Mexico Car Bomb Kills Two, Injures 7 More
July 4, 2012 By Staff
Top Story — A car bomb exploded Tuesday morning in the Mexico border state of Tamaulipas, killing two police officers and wounding seven more people. The bomb had been placed outside the home of Tamaulipas Public Safety Secretary Rafael Lomeli, the state’s top police official. Though Lomeli was not injured, three of his neighbors were cut by fragments of shattered glass that exploded in the blast. Tamaulipas state Interior Secretary Morelos Canseco said he believed the car bomb, which was detonated with a cell phone and parked just outside a security barrier on Lomeli’s street, was tied to criminal gangs as the Gulf and Zetas drug cartels battle for turf. In addition to the two police officers killed in the blast, four more police officers were injured, one of whom is in critical condition.
Read more from the Associated Press.
Headlines from the Western Hemisphere
- Presumed president-elect Enrique Peña Nieto outlined his goals as Mexico’s next president though his win has been challenged by rival Andrés Manuel López Obrador.
- ICE agents responded to a call by Arizona police to detain two men suspected of being in the U.S. illegally for the first time since portions of Arizona’s SB 1070 were struck down.
- Jamaican police have arrested two suspects involved in a shooting that killed two people in August Town, Kingston.
- The U.N. disapproves of Cuba’s decision to ship mosquito larvicides to Africa to fight malaria, where the disease kills 600,000 people each year.
- Three people have died and 53 were infected by cholera in the Cuban city of Manzanillo.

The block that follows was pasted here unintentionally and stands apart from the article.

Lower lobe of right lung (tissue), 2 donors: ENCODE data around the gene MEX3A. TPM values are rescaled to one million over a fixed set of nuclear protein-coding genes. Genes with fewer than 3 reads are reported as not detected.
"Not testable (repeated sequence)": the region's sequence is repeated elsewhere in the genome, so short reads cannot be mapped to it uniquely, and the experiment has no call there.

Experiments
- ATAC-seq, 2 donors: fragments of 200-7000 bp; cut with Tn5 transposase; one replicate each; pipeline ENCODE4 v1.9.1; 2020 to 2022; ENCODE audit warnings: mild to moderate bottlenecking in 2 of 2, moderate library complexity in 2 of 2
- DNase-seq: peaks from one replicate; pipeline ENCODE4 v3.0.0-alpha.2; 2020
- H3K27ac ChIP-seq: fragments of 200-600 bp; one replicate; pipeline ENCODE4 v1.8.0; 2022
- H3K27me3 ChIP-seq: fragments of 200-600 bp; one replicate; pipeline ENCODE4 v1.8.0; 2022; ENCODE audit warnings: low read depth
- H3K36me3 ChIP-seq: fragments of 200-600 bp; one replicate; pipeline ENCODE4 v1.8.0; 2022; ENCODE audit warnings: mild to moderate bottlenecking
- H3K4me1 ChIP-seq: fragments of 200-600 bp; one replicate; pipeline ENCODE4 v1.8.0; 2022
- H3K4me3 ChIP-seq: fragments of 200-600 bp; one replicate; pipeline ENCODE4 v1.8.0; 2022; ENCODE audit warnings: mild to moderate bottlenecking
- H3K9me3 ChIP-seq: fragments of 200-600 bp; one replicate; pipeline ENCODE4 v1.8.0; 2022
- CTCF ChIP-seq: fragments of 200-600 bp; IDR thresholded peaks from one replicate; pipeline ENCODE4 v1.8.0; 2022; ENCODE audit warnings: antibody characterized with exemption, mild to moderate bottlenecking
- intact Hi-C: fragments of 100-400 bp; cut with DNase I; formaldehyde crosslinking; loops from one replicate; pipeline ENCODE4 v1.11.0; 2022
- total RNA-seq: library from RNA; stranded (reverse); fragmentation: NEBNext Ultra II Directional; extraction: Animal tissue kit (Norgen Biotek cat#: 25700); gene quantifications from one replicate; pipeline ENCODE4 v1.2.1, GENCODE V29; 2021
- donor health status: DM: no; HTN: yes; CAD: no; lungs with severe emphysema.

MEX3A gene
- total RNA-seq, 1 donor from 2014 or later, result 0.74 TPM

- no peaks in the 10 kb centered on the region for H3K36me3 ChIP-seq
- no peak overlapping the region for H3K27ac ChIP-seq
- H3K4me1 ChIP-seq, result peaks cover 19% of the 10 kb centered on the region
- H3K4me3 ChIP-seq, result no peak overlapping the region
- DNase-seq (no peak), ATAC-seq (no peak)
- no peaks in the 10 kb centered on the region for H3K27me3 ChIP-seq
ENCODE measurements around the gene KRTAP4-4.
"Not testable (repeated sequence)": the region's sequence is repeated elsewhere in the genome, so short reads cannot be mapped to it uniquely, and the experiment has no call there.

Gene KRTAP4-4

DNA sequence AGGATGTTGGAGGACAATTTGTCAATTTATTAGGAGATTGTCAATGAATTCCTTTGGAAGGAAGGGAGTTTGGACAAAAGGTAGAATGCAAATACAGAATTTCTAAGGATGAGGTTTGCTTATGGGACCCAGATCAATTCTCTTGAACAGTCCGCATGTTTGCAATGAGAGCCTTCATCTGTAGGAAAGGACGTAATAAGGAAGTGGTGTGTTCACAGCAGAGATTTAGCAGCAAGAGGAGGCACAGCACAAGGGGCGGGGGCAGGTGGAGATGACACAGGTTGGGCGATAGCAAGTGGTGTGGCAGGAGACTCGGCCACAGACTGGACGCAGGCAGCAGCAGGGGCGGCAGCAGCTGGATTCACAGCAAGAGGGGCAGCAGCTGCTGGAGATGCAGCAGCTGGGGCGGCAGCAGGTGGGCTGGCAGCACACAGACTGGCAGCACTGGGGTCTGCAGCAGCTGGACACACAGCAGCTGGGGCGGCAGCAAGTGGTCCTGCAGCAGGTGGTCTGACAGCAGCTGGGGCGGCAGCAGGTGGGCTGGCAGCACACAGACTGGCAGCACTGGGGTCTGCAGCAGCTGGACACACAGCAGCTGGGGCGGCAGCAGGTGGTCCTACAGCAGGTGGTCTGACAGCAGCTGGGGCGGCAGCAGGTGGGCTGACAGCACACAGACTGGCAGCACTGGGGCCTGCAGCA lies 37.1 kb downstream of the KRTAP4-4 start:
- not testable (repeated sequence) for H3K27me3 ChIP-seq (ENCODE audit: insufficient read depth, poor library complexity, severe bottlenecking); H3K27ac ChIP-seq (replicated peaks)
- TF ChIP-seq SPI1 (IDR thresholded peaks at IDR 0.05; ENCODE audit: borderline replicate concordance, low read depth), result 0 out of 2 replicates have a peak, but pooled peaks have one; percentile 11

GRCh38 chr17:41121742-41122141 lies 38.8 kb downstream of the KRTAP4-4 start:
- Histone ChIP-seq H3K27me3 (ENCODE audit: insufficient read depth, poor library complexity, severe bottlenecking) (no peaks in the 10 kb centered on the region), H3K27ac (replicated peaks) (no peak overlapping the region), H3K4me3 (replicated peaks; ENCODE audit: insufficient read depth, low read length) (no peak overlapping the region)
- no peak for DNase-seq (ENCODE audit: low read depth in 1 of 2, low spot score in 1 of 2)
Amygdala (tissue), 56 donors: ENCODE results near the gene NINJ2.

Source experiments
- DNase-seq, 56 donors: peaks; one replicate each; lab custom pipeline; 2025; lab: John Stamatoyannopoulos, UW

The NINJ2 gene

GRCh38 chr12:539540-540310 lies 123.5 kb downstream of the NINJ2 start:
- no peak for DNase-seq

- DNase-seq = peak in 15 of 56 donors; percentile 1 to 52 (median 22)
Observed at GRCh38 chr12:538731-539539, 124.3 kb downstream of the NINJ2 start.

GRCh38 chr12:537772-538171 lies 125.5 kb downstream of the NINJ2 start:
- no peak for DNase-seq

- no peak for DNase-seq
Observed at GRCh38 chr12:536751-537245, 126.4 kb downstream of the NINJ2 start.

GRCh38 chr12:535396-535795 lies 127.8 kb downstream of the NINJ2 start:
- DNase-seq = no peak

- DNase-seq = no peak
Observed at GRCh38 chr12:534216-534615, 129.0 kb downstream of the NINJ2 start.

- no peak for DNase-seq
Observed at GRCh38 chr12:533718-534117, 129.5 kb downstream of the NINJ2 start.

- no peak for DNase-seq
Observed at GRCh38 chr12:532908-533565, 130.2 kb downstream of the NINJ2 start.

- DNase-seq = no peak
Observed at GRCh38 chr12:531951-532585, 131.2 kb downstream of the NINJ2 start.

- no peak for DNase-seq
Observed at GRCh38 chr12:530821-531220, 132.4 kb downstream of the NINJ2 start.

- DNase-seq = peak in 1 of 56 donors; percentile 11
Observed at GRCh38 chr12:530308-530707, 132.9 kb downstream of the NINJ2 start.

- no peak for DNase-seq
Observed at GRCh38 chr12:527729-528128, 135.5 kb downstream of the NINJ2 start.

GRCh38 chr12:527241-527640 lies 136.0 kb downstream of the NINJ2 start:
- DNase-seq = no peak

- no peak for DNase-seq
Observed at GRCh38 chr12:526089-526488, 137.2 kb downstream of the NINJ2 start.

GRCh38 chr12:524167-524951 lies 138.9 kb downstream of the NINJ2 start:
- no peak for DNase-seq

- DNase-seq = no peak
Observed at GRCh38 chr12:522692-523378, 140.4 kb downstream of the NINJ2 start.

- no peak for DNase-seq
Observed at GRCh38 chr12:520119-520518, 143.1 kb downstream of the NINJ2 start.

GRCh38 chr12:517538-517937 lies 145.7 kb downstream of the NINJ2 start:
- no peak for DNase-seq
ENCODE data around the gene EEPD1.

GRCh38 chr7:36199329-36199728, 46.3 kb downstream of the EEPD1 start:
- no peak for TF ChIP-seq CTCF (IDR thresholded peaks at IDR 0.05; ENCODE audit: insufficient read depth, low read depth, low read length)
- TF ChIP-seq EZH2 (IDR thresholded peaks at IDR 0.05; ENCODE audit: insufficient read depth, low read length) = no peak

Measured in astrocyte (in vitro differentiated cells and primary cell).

- The U.S. Coast Guard seized 1,982 pounds of cocaine from a boat traveling south of the Dominican Republic.
- Honduran authorities said that a plane from Colombia carrying a load of cocaine crashed in eastern Honduras, killing at least one person aboard.
- A British designer and Amnesty International have designed an art installation filled with butterflies to protest violence and sexual abuse against women in Nicaragua.
- A protest against the proposed $4.8 billion Conga gold mine in Cajamarca, Peru turned deadly on Tuesday when protesters and police clashed in the town of Celendin, leaving 3 dead.
- Former Colombian chief of security Mauricio Santoyo turned himself in to U.S. authorities to face charges of drug trafficking and was extradited to the U.S. on Tuesday.
- Bolivian health officials said that 11 people have died of H1N1 virus and more than 900 are infected during a recent outbreak.
- A hospital in Riobamba, Ecuador is offering traditional Andean healing therapies alongside Western medicine.
- An Argentine court ruled that Barrick Gold Corp. will have to conduct an inventory of glacial ice in the zone where it wants to construct the Pascua Lama mine before proceeding.
- Brazil may take the consortium building the Belo Monte dam to court after it was revealed that the consortium may have mishandled a turtle hatchery, killing thousands of baby turtles.
Image: baleman @ Flickr.